"We made a mistake at Sears," Busch adds. "At the end of the race we had the car to beat, but I lost the brakes because we didn't use a large enough (fluid) reservoir and we boiled the fluid away."
Some teams even change the type of material from the front and rear of the car.
"Most teams use the same friction front and rear on short tracks, but on a speedway they will use a less aggressive pad in the rear to prevent a 'loose in' condition," Gaylor says.
The less aggressive pad reduces some of the braking at the rear end, which helps prevent the rear of the car from locking up and sliding when the weight shifts to the front of the car and unloads weight from the rear tires.
"The biggest thing is to have drivers- even guys running in local short-track series-experiment with different compounds until they find something that works for them," Gaylor says. "Don't just run something because someone else does. They are like a pair of shoes, they have to feel good to the driver."
One driver may get on the brakes slightly earlier than others, but not brake as hard. Another may wait until the last moment and mash the pedal. Each type may want a different feel from the brakes.
Short Track Advice
If you are racing at Daytona in a Winston Cup car, you should be stopping with Winston Cup brakes. But if you are on a short track in the middle of Kansas, racing in a Street Stock division, heavy-duty street pads are probably just what you need. That's the advice of Charles Darsey, test manager for Dana Brake Parts, which builds Raybestos brand brakes and friction material sold under other brand names.
"One of the biggest mistakes you can make as a Street Stock driver is to go to someone's parts catalog and order what Rusty Wallace is using," says Darsey. "If your car is set up right, a heavy-duty, semi-metallic pad is probably all you need. If you are in a Street Stock and lighting up the rotors like Rusty Wallace at Bristol, you probably have other problems you need to tackle before changing brakes."
Here's some other advice Darsey offers:* Bigger is better: If the rules allow it, go to the biggest brakes you can fit on a car. "Sure, it will increase unsprung weight, and that's not good, but what it will do to the braking will probably offset that." The more surface area you have, the better the brakes will work, he says. They will heat slower and have more surface to release heat.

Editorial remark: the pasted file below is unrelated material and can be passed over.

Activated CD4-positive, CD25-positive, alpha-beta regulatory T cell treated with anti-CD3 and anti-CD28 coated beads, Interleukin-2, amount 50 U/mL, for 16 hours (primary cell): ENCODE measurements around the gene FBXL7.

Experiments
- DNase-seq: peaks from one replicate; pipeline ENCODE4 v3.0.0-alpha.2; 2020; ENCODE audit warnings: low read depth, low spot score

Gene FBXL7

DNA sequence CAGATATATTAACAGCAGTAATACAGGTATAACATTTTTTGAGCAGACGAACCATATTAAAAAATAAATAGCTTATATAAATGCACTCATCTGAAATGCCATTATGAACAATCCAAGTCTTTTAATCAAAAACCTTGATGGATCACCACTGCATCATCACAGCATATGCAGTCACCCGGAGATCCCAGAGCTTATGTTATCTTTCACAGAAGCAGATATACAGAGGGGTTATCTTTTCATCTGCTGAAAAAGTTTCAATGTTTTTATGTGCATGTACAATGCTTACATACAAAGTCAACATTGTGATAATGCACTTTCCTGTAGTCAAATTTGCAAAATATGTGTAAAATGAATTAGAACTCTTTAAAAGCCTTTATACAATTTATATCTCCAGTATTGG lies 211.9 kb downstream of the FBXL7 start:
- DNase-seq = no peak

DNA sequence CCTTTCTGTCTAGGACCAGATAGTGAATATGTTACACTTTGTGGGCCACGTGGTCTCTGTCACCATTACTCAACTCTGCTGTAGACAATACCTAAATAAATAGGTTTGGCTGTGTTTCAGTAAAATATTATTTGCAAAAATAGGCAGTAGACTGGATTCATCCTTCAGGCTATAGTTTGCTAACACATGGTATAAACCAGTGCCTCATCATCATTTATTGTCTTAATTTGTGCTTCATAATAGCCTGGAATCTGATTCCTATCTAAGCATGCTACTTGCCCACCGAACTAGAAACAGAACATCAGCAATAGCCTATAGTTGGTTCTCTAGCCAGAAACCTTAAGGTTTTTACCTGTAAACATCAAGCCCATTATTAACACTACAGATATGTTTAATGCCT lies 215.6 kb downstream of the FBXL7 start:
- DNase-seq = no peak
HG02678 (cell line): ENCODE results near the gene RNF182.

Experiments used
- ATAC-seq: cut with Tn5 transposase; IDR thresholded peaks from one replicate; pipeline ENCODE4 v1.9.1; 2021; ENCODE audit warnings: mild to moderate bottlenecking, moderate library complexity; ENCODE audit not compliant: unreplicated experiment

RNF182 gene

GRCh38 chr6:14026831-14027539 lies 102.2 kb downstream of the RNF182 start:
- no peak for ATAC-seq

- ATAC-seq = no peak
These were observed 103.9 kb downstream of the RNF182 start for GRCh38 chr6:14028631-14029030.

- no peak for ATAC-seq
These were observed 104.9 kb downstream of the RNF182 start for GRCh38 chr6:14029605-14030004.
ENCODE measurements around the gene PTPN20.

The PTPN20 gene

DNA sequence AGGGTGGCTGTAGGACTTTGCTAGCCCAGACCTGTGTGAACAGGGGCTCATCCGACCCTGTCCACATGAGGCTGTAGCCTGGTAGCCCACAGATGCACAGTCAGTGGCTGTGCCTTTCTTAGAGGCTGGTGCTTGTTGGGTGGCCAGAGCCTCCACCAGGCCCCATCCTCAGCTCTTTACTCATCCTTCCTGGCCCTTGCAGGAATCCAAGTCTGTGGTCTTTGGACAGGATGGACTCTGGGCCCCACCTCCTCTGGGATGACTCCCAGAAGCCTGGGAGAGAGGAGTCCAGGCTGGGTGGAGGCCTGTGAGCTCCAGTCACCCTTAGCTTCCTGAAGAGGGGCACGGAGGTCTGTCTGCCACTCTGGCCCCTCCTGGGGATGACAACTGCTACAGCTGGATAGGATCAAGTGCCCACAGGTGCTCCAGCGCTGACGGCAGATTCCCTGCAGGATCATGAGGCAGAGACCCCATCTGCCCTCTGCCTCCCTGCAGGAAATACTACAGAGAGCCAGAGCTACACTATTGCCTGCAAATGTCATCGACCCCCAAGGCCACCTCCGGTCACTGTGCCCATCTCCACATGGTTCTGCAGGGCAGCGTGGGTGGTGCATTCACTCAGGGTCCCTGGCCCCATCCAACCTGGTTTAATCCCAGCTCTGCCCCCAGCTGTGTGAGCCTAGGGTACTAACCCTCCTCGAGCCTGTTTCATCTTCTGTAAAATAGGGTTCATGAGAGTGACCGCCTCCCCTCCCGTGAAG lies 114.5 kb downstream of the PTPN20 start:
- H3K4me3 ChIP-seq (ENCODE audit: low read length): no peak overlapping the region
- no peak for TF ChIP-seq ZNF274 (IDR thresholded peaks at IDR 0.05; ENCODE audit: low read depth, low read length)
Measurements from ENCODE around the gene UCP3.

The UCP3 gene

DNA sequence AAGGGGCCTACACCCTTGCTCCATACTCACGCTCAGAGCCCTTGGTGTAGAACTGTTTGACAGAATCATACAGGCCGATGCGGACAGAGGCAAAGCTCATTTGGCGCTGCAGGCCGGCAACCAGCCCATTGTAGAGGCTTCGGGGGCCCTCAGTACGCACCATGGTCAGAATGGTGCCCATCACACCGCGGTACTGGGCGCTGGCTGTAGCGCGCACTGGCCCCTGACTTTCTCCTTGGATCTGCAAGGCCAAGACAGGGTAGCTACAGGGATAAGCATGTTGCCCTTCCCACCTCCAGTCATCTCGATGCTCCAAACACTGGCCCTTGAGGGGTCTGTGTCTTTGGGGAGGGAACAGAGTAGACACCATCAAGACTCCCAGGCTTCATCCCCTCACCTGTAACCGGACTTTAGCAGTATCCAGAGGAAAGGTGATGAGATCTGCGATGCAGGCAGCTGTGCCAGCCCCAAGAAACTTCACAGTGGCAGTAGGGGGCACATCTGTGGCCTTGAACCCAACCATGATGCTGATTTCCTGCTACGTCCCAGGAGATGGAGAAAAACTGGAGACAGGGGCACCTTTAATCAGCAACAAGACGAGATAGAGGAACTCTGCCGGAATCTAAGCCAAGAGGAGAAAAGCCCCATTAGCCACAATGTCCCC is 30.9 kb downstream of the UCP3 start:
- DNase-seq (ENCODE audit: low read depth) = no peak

* Keep cool: "Air to the brakes is never a bad thing."
* Drilling vs. slotting: "It will reduce the weight a bit, but on a Street Stock car, it probably isn't worth the time and effort. The gains are marginal at best."
* Master cylinders: Darsey prefers using a single, double chamber master cylinder with a proportioning valve rather than twin master cylinders. Two cylinders share the pressure you put on the system while a single master cylinder uses all the pressure you apply everywhere, he explains.
* Brake bleeding: "It should be done at least once a month."
Cracking The Code
Performance Friction's code for labeling its racing brake pads is based on the year each pad was introduced to the racing market. The company has developed pads with increasingly greater frictional coefficients; that means that the higher number usually means more stopping power. Of course, there are subtleties. Here's a more complete breakdown to give you a better idea of how to break the code.
|Pad Number ||Description |
|80 ||P.F.'s lowest-friction pad. Not really aggressive when cold, but it does generate more stopping torque as it heats up. |
|83 ||Fair-to-moderate friction when cold. Aggressive friction ramp once it heats up. Can get so strong as to upset the chassis. Basically, the friction ramp never levels out. |
|90 ||Good initial bite, somewhere between 80 and 97. Slow ramp (less than 97) that trails off as it gets hotter. |
|93 ||Somewhat high bite. Ramps very hard, but between 1,200 and 1,400 degrees the friction ramp starts to fall off similar to 90. |
|97 ||Slightly higher cold friction than 80. Frictional coefficient ramps up even higher as it heats up. |
|01 ||High bite. Consistent frictional coefficient with no appreciable temperature ramp. |